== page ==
The Yorkists advance into the Gaston, pushing the Lancastrians back until they eventually break and flee.
Somerset’s heroic gambit inevitably failed. Having gained the brow of the hill, his fellowship had no choice but to expose itself and charge down the slope. On foot, this would have been both slow and noisy and there could not have been a lot of surprise left by the time they struck the king’s ward. They were driven back by Edward into the hands of Richard. Fighting desperately hand-to-hand the fellowship retreated, not towards their own lines, from which they were cut off, but back towards the park, where they hoped to find some respite in the difficult ground among the trees. They may also have hoped to draw some of the Yorkist force away from the battle, as had happened at Barnet, where Oxford left the field to pursue Lord Hastings. This was not to be, however.
‘Which provision came as well to point at this time of the battle as could well have been devised, for the said spears of the King’s party, seeing no likeliness of any ambush in the said wood-corner, seeing also good opportunity to employ them self well, came and brake on, all at once, upon the Duke of Somerset and his vanward, aside-hand, unadvised, whereof they, seeing the King gave them enough to do before them, were greatly dismayed and abashed, and so took them to flight into the park.’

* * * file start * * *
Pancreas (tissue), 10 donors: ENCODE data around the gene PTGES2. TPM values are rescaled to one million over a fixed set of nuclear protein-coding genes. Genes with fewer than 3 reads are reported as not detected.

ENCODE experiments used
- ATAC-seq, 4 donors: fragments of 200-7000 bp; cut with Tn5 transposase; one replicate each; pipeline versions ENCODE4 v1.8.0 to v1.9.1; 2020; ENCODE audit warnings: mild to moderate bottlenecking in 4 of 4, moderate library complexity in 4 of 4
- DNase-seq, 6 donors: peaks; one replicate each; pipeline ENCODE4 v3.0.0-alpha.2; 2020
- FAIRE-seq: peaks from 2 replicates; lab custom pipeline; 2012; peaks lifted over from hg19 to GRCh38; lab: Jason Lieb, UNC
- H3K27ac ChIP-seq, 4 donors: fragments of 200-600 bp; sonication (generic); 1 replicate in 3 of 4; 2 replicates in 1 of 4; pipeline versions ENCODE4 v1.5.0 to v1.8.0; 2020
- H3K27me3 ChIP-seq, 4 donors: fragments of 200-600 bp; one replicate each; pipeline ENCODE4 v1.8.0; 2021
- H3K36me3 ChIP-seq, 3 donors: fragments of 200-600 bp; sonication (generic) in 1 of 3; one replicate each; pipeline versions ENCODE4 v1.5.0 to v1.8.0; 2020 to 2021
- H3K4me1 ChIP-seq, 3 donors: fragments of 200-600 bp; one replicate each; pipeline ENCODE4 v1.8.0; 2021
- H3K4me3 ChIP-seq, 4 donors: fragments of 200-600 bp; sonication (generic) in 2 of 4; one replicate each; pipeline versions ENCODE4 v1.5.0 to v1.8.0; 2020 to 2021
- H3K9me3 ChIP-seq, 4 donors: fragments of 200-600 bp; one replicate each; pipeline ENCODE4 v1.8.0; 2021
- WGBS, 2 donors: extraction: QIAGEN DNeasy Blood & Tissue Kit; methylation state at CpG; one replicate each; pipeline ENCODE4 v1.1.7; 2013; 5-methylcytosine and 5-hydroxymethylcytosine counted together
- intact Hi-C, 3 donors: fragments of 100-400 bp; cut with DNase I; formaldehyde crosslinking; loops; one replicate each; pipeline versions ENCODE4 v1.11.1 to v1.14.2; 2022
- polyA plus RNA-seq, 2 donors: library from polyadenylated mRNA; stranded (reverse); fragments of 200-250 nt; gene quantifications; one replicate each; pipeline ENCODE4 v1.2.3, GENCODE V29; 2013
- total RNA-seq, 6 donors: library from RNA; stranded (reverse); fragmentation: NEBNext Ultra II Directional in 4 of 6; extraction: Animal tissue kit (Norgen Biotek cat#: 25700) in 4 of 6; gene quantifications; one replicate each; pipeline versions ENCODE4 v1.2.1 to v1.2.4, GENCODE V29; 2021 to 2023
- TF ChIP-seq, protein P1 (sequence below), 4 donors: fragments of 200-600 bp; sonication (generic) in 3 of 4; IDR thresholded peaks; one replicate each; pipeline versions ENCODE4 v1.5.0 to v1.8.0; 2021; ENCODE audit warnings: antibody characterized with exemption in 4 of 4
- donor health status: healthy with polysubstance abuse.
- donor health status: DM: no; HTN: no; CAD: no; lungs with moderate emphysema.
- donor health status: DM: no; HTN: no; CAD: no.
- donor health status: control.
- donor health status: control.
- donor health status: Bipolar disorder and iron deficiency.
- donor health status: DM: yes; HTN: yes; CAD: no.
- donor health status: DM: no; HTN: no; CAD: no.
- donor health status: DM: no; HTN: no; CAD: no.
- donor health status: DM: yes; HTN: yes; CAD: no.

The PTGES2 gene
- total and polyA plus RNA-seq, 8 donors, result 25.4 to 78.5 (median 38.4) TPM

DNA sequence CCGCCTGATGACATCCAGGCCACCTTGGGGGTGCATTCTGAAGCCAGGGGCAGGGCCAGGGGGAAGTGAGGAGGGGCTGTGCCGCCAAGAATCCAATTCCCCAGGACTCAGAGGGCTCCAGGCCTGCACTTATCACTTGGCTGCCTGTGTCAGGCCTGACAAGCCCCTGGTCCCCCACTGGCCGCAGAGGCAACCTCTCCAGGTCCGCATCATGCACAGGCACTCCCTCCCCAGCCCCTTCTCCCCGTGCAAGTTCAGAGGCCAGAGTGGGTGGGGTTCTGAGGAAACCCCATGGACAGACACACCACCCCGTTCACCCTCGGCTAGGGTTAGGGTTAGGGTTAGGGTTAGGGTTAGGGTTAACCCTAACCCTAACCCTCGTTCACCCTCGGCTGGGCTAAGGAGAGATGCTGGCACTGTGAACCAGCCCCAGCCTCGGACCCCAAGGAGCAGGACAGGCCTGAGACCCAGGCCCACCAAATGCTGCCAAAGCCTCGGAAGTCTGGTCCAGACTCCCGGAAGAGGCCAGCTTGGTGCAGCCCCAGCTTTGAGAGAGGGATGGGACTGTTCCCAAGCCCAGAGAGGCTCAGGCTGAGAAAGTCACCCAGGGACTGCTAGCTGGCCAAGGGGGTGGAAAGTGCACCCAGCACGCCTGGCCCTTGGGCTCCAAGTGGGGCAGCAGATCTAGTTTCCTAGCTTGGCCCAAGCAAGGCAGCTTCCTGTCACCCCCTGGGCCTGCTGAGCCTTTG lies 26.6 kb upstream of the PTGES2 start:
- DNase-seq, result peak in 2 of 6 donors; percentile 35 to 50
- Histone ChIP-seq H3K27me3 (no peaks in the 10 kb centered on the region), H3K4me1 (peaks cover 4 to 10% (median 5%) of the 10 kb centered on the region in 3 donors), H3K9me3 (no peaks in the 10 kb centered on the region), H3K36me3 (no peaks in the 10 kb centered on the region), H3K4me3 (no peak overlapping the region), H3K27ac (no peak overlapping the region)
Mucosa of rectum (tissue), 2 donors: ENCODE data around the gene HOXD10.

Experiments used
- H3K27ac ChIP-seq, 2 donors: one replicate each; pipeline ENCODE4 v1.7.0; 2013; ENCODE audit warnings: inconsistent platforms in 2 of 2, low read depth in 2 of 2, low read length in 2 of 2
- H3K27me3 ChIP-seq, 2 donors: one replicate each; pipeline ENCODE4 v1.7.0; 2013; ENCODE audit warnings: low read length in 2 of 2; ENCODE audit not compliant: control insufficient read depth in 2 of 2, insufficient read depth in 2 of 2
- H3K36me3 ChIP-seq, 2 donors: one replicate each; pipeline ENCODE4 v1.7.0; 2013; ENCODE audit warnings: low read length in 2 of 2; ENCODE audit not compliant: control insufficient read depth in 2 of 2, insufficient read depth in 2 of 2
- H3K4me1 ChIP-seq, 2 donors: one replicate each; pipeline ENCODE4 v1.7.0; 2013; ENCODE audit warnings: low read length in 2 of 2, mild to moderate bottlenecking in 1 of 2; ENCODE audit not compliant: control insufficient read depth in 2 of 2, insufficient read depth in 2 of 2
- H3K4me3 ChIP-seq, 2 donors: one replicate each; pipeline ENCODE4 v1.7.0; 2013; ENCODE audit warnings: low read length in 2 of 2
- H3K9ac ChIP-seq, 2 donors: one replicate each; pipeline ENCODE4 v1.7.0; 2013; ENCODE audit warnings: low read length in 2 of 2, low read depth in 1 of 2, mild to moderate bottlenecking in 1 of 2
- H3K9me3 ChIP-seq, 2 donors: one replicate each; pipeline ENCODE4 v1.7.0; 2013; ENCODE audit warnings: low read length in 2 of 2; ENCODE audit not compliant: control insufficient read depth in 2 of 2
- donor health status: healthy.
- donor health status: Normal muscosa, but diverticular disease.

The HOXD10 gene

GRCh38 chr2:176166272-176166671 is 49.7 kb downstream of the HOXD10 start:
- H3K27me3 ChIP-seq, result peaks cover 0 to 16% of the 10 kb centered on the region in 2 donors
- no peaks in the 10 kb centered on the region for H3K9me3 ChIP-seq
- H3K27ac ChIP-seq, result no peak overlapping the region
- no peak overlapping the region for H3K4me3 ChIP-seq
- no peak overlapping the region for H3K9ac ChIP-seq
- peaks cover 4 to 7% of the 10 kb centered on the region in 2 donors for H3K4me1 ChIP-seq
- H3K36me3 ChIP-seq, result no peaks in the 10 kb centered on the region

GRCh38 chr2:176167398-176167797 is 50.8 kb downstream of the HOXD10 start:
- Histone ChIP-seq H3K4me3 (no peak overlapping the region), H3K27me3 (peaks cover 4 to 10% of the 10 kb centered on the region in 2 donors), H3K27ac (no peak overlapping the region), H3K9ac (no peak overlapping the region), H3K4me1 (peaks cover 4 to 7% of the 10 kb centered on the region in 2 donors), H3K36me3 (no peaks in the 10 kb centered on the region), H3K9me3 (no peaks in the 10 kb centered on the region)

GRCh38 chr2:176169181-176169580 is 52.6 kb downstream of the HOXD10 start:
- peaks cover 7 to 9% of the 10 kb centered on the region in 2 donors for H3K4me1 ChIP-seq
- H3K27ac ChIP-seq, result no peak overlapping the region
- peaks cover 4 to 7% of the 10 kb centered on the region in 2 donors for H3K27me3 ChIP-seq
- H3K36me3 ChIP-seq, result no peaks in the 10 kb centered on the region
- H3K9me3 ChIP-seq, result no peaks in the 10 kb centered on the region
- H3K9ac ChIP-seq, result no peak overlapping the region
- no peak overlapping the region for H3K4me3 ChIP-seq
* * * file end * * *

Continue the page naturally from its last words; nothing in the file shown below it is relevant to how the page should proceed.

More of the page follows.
Once through the park hedges, in an environment designed for charging downhill along wide grassy rides, the horsemen found the fellowship easy prey. The surprise was complete. Somerset had been comprehensively outmanoeuvred by Edward and his attack ended in total confusion and rout. They fled in all directions, with Yorkists in pursuit. Many were wounded, taken or slain.
An illustration from the Ghent manuscript depicting the climax of the battle. Behind the archers, King Edward is seen unmounting a Lancastrian knight and Edward, Prince of Wales is being cut down and killed, probably by Clarence or Gloucester.
The Duke of Somerset seems to have escaped back to his command. Though contemporary accounts make no mention of it, Edward Hall’s Union of the Noble and Illustrious Families of Lancaster and York, published in 1542 under a Tudor king, contains a note that Somerset sought out Lord Wenlock and, calling him traitor, struck the brains out of his head with his battleaxe. Though this is unlikely to have happened, it does reflect the lack of support the rest of the Lancastrians gave to Somerset’s diversion, and the suspicion that Wenlock was somehow responsible and even in the pay of the Yorkists. Wenlock is listed among those slain in the battle.